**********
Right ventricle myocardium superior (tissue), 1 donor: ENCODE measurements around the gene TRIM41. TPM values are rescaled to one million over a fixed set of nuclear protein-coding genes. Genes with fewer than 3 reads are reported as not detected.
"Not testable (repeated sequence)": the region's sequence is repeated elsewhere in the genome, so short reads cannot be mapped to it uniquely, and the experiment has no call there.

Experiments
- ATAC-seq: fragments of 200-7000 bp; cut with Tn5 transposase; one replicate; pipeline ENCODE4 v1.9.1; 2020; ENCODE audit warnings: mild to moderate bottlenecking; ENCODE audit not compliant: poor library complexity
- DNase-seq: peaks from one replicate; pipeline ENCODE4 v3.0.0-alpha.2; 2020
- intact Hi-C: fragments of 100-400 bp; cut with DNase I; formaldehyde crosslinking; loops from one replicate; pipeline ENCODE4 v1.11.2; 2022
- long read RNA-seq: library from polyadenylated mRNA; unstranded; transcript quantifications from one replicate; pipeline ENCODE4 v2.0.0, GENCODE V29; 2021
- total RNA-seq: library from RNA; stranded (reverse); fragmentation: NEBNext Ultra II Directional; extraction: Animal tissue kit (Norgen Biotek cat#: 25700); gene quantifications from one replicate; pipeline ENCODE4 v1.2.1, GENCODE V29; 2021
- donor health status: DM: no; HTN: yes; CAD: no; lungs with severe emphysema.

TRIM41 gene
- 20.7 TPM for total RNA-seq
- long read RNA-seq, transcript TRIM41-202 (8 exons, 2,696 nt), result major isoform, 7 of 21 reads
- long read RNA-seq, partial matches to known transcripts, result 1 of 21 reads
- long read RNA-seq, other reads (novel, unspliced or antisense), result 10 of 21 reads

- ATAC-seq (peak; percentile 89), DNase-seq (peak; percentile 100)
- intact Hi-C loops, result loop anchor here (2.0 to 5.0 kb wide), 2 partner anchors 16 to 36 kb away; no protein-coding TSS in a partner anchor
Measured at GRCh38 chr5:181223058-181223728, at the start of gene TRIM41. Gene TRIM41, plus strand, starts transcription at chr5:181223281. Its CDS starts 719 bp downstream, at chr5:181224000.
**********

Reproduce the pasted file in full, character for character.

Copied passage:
Right ventricle myocardium superior (tissue), 1 donor: ENCODE measurements around the gene TRIM41. TPM values are rescaled to one million over a fixed set of nuclear protein-coding genes. Genes with fewer than 3 reads are reported as not detected.
"Not testable (repeated sequence)": the region's sequence is repeated elsewhere in the genome, so short reads cannot be mapped to it uniquely, and the experiment has no call there.

Experiments
- ATAC-seq: fragments of 200-7000 bp; cut with Tn5 transposase; one replicate; pipeline ENCODE4 v1.9.1; 2020; ENCODE audit warnings: mild to moderate bottlenecking; ENCODE audit not compliant: poor library complexity
- DNase-seq: peaks from one replicate; pipeline ENCODE4 v3.0.0-alpha.2; 2020
- intact Hi-C: fragments of 100-400 bp; cut with DNase I; formaldehyde crosslinking; loops from one replicate; pipeline ENCODE4 v1.11.2; 2022
- long read RNA-seq: library from polyadenylated mRNA; unstranded; transcript quantifications from one replicate; pipeline ENCODE4 v2.0.0, GENCODE V29; 2021
- total RNA-seq: library from RNA; stranded (reverse); fragmentation: NEBNext Ultra II Directional; extraction: Animal tissue kit (Norgen Biotek cat#: 25700); gene quantifications from one replicate; pipeline ENCODE4 v1.2.1, GENCODE V29; 2021
- donor health status: DM: no; HTN: yes; CAD: no; lungs with severe emphysema.

TRIM41 gene
- 20.7 TPM for total RNA-seq
- long read RNA-seq, transcript TRIM41-202 (8 exons, 2,696 nt), result major isoform, 7 of 21 reads
- long read RNA-seq, partial matches to known transcripts, result 1 of 21 reads
- long read RNA-seq, other reads (novel, unspliced or antisense), result 10 of 21 reads

- ATAC-seq (peak; percentile 89), DNase-seq (peak; percentile 100)
- intact Hi-C loops, result loop anchor here (2.0 to 5.0 kb wide), 2 partner anchors 16 to 36 kb away; no protein-coding TSS in a partner anchor
Measured at GRCh38 chr5:181223058-181223728, at the start of gene TRIM41. Gene TRIM41, plus strand, starts transcription at chr5:181223281. Its CDS starts 719 bp downstream, at chr5:181224000.